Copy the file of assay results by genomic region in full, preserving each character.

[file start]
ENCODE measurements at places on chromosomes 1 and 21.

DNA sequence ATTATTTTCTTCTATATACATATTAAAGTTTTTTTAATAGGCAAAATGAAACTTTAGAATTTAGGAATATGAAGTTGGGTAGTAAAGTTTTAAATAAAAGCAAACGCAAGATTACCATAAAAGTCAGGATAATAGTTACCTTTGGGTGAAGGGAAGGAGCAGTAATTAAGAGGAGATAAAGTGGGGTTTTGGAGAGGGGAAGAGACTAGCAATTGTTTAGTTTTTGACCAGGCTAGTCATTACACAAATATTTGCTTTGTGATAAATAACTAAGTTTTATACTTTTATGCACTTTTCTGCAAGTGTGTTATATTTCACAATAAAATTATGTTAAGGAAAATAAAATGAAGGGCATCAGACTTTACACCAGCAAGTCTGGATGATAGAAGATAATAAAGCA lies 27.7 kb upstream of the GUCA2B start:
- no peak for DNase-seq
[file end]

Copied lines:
ENCODE measurements at places on chromosomes 1 and 21.

DNA sequence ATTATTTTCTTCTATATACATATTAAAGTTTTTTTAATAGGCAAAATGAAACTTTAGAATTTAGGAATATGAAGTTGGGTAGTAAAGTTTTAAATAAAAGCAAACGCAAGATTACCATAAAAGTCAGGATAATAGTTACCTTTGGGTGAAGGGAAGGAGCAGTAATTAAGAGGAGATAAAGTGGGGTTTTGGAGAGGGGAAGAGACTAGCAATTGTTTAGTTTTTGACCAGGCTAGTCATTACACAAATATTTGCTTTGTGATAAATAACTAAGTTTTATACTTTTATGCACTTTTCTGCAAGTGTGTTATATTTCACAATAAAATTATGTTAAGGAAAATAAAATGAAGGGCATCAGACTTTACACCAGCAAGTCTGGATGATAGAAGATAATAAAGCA lies 27.7 kb upstream of the GUCA2B start:
- no peak for DNase-seq